in today's video we're gonna be showing you how to build the ultimate picnic table not only is it weatherproof but it also has a built-in cooler cupholders and condiment trays here's the supplies we're going to need to get started on this picnic table we've got five boards of composite deck material this is sort of like MDF if it were made out of plastic its texture to look like wood is extremely durable and it's pretty much completely weatherproof each of the boards I have is eight feet long and they are the same width as a two by six board after it's been planed down I've got five two by fours that are eight feet long and I have two one by fours that are eight feet long we have some regular two and a half inch screws some one-and-a-half inch screws and some two and a half inch deck screws which are specifically designed to work with this composite material I also have a scrap piece of board that's one quarter of an inch thick and that will be used for spacing out our other boards to help with the structural integrity of this build we've also got some three and a half inch bolts and the washers and nuts that fit onto those here's the basic idea the general design is a straight forward picnic table but we're making some improvements the tabletop and benches will be made from weatherproof decking boards added supports under the table will hold a plastic tub that acts as a drink cooler and we'll add closeable cup holders and two small removable baskets to hold condiments let's start by cutting all of the major pieces that we're going to need for this bench first up is our composite board and we need nine pieces that are four feet long these boards are almost exactly eight feet long but they have enough extra that will probably do a little bit of trimming there are several pieces that we need to cut out of our two-by-fours the first is the legs and for that we need four pieces that are 29 inches long for the support pieces that run parallel to the ground and hold up the benches we'll need to cut two pieces that are 51 and a half inches long we need two pieces that are 28 inches long and those will hold together the top surface of our table finally we need one piece that will run crosswise and that will act as a lateral support that needs to be 37 inches long with all of our pieces cut we now need to start getting ready to assemble the first pieces we're going to need are five of the composite boards and our two 28 inch two by fours these two 28 inch pieces will work as supports for the five slats that are the very top of the table to avoid cutting and scraping knees while sitting down at the table we want to modify the two side supports by cutting some 45-degree angles into the ends of them after adding the cuts our two supports will end up almost trapezoid shaped although I'm not going to try and make the cut come all the way to the exact corner to add a little bit of strength to it we're gonna have our cut and right about here leaving maybe a third quarter of an inch about a centimeter at the bottom so we'll have a cut something like that we're going to be attaching the five composite planks into these two by fours using screws going down from the top so we now need to line them up just in the right spot on top of these beams and spaced out just the right amount we want this support to be four inches in from the end of our board our scrap of quarter-inch board is going to be cut up and we're gonna use that as spacers to make sure that the slats are evenly spread out across our table we'll start by securing one board on this end and then making sure everything is pressed together spaced out just right secure the other board on the other end and then secure two of them in the middle for the moment we'll leave the very center board unsecured with the four corners attached whenever moved to the second boards in for the moment we're not going to attach our center board because we still need to alter it a little bit as we build the cooler that goes into this table although we don't want to screw the center board down yet we do want to pre-drill the screw holes the reason we didn't screw down the centreboard is because we're going to be putting a cooler into this picnic table we need to cut a slot into this top center board that will allow us to access the cooler down below what we're using for our cooler is this plastic planters trough that I got at Home Depot for about eight bucks this planter box is twenty five and three quarters of an inch long and approximately five and three quarters of an inch wide this size of planter box works very well because its width is almost identical to the space between two of these boards if one is removed we now want to cut a length of board out of the center of this one that matches the length of our planter some quick math shows that we should come in eleven and one eighth of an inch from either side with our Center board cut we can now replace the spacers and use a couple of screws to hold the end pieces where they belong these end pieces are pretty sturdy just as they are but they are going to get a little bit of additional reinforcement from below we need to add some supports on the bottom that will hold the center top board in place as well as holding our trough right where we want it for our drinks we'll set up two pieces of our one by four board one on each end that's what's going to support our center board when it's covering the cooler we'll take a piece that's just the right length and make it overlap the gap by about half of an inch let's cut two pieces of our one by four board that are 12 and seven eighths of an inch long we're using that length because we should be able to fit two additional pieces of our board right on the edges and have it all line up with the hole at this point we don't want to use our deck screws because if we did they would just stab out the top of our table it's a terrible table tables shouldn't stab you these one and a half inch screws should be the perfect length our cooler will be able to slide into place so the two sides will have supports as well as the back to do that we need three pieces that are 24 and a quarter inches long and four pieces that are five and a half inches long while it may not be totally necessary just to give ourselves some cleaner edges let's trim off the excess from these one by fours we're using two and a half inch screws which should be long enough to reach all the way through these three boards and just barely into the composite board below to be sure this bottom piece is well secured to the surface of our table we'll use a few of the short screws on here before we attach the other two pieces [Applause] our cooler trough can now easily slide in and out of place and is held on quite stable on three sides the top of our table is constructed we have a removable center panel that allows us access down into the cooler which slides in and out of place for easy draining and washing so now it's time to turn this tabletop into a full table the next step is to add some legs four of them in fact I find that's a good number for picnic tables so it's time to grab the four 29 inch pieces of 2×4 these four legs will go on at an angle attached to the cross pieces that run the width of our table right now though they don't sit very flush up against anything so we want to cut all the ends at 30 degrees when we cut these cross pieces we made them both pointing up in the same direction giving us a sort of trapezoid shape with legs we'll switch it up and all the angles will go the same direction giving us more of a parallelogram this time we are going to aim for the very corner rather than going up about a centimeter these legs will be installed so that the outside corner of one angle lines up with the end of the flat portion of the board to attach each leg will use one screw to start and then two carriage bolts to really hold it in place the screw is really just so we have an easy way of holding the leg right where we want it as we drill the holes for the bolts to keep the leg in place as we pre-drill and screw in our screw it can help to grab one of the pieces that we just caught off the end our picnic table now has legs which I think most people would agree is an important part of a picnic table one quick note if you build a picnic table that's going to be outside somewhere it's going to get wet or especially if it's going to sit on grass or dirt you'll want to make the legs out of treated lumber not the regular two by fours that you see me using here treated lumber has chemicals embedded inside it that help prevent rot and bugs and fungus which is going to be important if the legs are gonna be sitting on wet ground we now need to add some supports that are going to hold the seats up those will run along the legs and stick out the sides that's the 251 and a half inch pieces we cut from our two by fours we'll want to measure so that's nine inches from the bottom of the feet to the bottom of this board and of course we need to make sure that's level all the way across this is what the benches are gonna be attached to so if they're at a weird angle someone's gonna be falling off the back of the table and someone's gonna be falling into the table that's no good it's not starting at zero which is why it's not ending it 9 it's going from 1 to 10 similarly to the cross pieces that are holding up the top of the table we want to take off the corners making this into a sort of trapezoid shape once again this isn't structurally necessary it just makes it less likely for your like a fanny or leg wires getting onto the bench we do need to make sure that this cross piece is evenly centered we don't want to have three planks on one side and one on the other we're going to line this up the best we can we'll clamp that in place pre-drill and add one screw and then we'll use a level to make sure this support is balanced just the way we need it just like in the cross pieces at the top we'll use two bolts to connect the leg to the support beam with those cross beams attached we have one remaining piece of our 2×4 and that's the 37 inch piece and what we're going to do with that is span the gap between the two supports we just installed and add some screws to make it so our bench doesn't shake back and forth very much [Applause] okay guys time to learn from my mistakes I said before that we needed to have nine inches from the feet of the table up to this bar and then I proceeded to attach this beam on the wrong side of the nine inch mark meaning that this whole setup was one two by fours width too low too close to the ground leaving it like that would cause a lot of problems so I had to undo the screws and bolts and lower back down into place with that sorted out let's flip our table over and add the benches that is an assembled picnic table it's got a top it's got benches and it's honestly really sturdy now this picnic table is a mid-sized picnic table which means if you are over six feet like I am it may be a little short you know my knees don't fit underneath it super well this isn't really meant for full-sized adults which I like to pretend that I am sometimes but we do have a few more little things that we need to add onto it still so let's take it off of the workbench put it down at ground level and see what we can do now we know that we have a cooler in the middle of our table but at the moment it's a little tricky to get to there we go let's drill a hole big enough that we can reach through the board and lift this out with that hole drilled in the center it's a lot easier to access the cooler and put the lid back on right where you want it I want another small addition that will work as a sort of condiment or accessories holder I want these little trays to be able to stay right at the edge of the table so we can put you know ketchup mustard or whatever we want in them they should also be removable so that when we're not using them we can just take them off drop them down into the cooler for storage our goal if the trays is going to be to drive two screws into the sides of the board so that just the head is sticking out we then want to be able to put the trays on and drop them down which means we need to make a small hole and a small slot that will fit over the neck of a screw these plastic containers are actually sold as desk organizing containers I grabbed them at Walmart for about 4 bucks each this screw bit is just barely larger than the head of this screw so if we put a hole into the basket of this it should fit over nicely excellent to make the slot that will drop down onto the neck of the screw let's hit this screw with a blowtorch and then just melt our slot right into the plastic that way we'll know it will fit just right now we can mark on the table where we want the screw to be attached our condiment containers are working well they're easy to put on and to take off and they store nicely inside our cooler but there's still one more little element that I want to add on to that and that is cup holders I have these two and a half inch grommets that are designed for cable management through a desk but I also know that they could make some pretty slick cup holders if we just drill into the table and apply these things if you aren't interested in using the composite decking material that I built these surfaces out of you can do the whole thing out of wood a 2 by 6 board will be the same width and just a little bit thicker than these boards this same design should scale up nicely if you'd prefer the 6 foot long full-size picking table rather than the mid-size table at this one is this is a good sturdy picnic table design and because the benches and the tabletop are completely weatherproof it should last for quite a while guys there's still more for you to see that little box up at the top will transport you directly to our last video the box at the 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Wesley Antinetti · May 14, 2019 at 10:32 am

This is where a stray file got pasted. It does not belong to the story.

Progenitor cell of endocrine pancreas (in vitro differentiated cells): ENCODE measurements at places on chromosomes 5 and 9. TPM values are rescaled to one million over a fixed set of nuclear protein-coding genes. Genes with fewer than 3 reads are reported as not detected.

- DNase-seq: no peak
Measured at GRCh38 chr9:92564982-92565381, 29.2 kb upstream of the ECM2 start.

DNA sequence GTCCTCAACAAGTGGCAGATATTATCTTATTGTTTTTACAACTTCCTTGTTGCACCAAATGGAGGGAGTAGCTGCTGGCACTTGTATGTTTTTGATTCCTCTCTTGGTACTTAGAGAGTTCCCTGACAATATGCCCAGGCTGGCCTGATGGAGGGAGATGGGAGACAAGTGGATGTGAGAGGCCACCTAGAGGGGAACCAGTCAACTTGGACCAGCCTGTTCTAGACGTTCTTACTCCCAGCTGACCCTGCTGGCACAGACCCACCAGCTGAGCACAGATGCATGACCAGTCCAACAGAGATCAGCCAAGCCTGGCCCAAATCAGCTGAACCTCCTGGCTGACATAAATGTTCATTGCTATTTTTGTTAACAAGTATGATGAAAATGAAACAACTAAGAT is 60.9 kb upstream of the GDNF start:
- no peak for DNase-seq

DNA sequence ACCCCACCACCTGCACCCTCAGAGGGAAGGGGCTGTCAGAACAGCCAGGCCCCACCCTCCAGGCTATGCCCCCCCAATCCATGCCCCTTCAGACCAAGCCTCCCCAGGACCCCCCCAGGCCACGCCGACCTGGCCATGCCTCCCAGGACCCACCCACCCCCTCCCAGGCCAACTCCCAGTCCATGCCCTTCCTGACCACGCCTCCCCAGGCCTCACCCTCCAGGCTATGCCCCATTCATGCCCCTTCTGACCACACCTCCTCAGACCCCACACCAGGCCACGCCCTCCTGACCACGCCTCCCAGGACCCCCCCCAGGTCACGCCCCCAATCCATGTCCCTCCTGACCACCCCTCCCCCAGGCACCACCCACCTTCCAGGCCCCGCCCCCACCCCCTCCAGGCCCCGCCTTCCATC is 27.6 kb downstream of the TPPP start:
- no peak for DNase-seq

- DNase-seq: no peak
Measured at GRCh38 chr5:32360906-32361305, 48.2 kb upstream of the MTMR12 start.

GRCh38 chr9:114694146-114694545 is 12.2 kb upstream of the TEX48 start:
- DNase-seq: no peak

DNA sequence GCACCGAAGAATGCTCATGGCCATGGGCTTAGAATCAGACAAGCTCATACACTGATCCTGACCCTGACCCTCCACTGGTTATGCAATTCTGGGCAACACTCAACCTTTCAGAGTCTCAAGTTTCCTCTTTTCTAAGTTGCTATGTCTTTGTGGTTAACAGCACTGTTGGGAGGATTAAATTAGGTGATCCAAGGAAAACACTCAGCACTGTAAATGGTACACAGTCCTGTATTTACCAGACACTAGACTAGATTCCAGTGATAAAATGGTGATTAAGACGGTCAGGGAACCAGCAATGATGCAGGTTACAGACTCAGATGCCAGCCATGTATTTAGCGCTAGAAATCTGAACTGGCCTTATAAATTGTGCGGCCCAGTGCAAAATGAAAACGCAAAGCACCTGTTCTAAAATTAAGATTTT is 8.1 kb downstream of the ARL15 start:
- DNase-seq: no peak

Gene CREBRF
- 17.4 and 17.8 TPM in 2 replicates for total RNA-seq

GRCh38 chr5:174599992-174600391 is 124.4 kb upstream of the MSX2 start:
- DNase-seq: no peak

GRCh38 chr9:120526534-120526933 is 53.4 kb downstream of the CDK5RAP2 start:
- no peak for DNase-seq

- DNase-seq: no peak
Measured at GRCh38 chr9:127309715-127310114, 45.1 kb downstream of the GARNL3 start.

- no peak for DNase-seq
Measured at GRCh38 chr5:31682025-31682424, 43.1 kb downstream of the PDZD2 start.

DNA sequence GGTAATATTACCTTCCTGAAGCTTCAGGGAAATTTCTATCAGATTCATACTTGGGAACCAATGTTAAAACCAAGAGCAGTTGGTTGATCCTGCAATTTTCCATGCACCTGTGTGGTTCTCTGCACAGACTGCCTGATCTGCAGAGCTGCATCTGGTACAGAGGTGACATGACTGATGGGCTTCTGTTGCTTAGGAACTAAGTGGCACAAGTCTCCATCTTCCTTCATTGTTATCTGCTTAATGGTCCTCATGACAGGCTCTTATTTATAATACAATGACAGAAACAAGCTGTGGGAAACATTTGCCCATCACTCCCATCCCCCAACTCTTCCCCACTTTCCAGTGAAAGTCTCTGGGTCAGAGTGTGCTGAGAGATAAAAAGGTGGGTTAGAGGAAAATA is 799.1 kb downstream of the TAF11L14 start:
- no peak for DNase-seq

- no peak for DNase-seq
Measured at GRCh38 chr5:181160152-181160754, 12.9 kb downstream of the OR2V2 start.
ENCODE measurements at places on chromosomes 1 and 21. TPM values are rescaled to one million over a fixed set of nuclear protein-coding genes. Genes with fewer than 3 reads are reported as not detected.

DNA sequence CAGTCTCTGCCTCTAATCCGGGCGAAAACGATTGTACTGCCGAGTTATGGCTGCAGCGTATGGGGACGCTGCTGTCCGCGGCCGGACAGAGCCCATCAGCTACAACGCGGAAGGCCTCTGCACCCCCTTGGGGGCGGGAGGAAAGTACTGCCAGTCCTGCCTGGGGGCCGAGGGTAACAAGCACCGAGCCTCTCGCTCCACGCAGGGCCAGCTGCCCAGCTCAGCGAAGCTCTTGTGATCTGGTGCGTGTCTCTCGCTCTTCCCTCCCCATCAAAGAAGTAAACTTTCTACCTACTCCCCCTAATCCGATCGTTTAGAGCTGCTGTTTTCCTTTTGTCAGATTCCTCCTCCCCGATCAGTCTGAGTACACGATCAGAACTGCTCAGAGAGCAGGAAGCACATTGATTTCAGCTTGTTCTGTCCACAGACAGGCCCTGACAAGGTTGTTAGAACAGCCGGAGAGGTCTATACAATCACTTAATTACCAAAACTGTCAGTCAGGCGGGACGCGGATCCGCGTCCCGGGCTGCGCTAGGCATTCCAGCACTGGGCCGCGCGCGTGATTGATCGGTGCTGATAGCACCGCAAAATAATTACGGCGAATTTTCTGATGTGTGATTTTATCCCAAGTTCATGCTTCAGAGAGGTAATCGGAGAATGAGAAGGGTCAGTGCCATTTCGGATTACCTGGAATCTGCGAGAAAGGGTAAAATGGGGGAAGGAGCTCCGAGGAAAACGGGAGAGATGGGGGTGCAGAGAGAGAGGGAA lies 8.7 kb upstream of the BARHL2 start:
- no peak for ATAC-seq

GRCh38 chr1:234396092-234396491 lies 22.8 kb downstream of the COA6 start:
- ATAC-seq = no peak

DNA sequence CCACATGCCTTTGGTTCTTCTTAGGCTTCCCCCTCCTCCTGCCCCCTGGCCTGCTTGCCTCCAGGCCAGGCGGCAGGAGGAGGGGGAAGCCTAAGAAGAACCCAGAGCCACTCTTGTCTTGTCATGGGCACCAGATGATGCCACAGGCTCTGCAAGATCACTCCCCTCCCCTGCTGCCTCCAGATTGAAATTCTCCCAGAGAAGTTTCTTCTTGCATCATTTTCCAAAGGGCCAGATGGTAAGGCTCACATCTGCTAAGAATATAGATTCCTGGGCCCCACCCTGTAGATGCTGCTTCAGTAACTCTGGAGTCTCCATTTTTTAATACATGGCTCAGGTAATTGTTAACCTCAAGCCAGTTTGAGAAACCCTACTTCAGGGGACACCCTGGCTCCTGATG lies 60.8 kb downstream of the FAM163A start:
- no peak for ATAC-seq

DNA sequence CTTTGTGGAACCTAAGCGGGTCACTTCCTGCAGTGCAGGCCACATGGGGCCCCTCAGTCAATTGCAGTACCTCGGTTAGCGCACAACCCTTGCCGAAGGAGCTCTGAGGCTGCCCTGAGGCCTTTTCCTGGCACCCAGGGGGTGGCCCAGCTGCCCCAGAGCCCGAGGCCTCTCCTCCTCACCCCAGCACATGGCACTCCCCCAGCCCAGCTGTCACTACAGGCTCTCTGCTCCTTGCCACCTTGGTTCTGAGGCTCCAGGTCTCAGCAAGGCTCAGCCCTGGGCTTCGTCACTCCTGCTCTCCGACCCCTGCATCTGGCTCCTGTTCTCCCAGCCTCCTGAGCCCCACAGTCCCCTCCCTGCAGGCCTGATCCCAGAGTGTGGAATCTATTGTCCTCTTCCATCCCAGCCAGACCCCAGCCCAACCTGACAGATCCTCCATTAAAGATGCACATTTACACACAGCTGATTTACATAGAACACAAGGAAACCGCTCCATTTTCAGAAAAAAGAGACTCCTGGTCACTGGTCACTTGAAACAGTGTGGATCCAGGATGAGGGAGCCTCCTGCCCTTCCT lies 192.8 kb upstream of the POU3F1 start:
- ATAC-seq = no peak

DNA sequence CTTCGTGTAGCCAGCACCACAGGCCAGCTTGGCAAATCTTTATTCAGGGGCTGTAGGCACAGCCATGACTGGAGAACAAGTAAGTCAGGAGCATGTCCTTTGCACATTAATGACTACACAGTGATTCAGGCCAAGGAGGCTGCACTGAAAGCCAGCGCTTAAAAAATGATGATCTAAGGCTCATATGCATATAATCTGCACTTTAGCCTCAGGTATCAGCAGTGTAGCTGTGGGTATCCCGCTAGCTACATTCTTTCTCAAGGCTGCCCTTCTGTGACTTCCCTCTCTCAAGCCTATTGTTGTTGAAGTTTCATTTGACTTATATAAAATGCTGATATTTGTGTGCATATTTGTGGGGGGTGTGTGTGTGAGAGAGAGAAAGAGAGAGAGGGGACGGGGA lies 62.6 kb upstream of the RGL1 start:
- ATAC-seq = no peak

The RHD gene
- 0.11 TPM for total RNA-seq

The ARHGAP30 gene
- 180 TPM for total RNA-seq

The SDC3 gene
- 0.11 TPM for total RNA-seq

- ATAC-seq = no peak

Swiss Army Table